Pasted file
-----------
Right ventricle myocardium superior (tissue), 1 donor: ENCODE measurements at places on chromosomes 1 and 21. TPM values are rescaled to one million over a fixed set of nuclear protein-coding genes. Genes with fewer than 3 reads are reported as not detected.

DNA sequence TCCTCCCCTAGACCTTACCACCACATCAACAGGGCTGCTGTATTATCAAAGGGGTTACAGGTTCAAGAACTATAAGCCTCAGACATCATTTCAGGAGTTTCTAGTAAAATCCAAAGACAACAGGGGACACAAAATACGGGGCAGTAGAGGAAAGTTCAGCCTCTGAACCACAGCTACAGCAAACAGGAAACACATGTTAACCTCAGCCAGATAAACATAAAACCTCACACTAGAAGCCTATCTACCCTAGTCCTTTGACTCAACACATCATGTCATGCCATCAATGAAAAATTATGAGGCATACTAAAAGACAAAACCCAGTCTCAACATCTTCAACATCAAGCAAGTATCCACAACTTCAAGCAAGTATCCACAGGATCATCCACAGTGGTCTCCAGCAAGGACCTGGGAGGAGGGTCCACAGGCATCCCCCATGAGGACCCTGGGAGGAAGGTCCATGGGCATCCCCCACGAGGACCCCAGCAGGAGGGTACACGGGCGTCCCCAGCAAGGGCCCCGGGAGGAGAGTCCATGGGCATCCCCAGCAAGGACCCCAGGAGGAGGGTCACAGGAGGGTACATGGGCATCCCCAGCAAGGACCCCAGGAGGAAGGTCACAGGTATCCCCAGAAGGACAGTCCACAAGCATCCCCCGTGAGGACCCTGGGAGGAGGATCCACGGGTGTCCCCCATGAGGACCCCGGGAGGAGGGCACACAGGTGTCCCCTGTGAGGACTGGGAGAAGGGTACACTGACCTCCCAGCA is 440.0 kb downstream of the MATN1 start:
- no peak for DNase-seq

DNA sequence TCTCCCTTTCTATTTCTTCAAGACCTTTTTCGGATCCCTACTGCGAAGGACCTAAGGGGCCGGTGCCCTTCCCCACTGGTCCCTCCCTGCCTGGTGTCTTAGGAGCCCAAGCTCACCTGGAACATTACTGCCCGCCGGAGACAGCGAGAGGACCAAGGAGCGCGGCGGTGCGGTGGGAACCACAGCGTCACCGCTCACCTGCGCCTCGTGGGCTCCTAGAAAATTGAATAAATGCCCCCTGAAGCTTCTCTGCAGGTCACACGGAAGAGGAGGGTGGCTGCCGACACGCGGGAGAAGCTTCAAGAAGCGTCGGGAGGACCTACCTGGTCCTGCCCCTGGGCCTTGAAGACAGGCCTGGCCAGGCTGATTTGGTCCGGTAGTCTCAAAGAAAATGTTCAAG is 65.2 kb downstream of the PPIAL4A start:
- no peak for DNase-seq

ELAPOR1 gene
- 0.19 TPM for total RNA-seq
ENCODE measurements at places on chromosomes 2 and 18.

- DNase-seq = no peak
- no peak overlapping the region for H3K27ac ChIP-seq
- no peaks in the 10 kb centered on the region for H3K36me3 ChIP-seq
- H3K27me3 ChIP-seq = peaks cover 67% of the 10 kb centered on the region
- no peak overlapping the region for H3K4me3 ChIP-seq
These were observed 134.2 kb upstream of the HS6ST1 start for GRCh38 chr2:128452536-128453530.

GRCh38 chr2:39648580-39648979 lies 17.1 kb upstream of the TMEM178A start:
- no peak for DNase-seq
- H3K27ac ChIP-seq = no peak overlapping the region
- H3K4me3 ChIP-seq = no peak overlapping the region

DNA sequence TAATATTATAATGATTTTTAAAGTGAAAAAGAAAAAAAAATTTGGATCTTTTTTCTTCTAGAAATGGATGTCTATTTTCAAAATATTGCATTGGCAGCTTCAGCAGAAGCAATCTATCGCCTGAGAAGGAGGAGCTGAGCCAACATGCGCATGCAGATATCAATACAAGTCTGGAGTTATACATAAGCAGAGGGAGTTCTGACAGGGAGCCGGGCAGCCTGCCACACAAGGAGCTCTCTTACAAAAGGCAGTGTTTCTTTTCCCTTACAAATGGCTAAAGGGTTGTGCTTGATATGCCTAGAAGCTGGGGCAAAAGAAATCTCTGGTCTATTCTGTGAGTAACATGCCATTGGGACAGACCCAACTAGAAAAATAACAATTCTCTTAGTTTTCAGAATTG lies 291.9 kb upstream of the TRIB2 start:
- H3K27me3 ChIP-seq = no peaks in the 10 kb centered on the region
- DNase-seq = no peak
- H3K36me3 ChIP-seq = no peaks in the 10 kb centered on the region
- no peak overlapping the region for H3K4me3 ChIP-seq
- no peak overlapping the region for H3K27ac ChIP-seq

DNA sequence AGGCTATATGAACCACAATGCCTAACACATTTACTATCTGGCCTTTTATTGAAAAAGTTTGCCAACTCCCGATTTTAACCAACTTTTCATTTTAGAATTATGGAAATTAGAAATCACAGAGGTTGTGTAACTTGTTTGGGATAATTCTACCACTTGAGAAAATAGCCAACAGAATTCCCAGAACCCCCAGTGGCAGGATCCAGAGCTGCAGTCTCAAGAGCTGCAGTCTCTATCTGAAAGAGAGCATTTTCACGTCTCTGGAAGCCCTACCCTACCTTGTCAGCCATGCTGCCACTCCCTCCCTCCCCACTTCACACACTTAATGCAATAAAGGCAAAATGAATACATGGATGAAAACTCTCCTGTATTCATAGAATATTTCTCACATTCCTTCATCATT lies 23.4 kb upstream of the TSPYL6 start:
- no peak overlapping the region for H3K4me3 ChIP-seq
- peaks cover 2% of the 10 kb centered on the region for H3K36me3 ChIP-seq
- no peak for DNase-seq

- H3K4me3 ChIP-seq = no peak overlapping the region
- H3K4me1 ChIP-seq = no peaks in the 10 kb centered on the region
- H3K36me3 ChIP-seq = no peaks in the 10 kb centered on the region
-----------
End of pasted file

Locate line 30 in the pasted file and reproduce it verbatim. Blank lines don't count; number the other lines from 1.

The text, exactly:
- H3K4me1 ChIP-seq = no peaks in the 10 kb centered on the region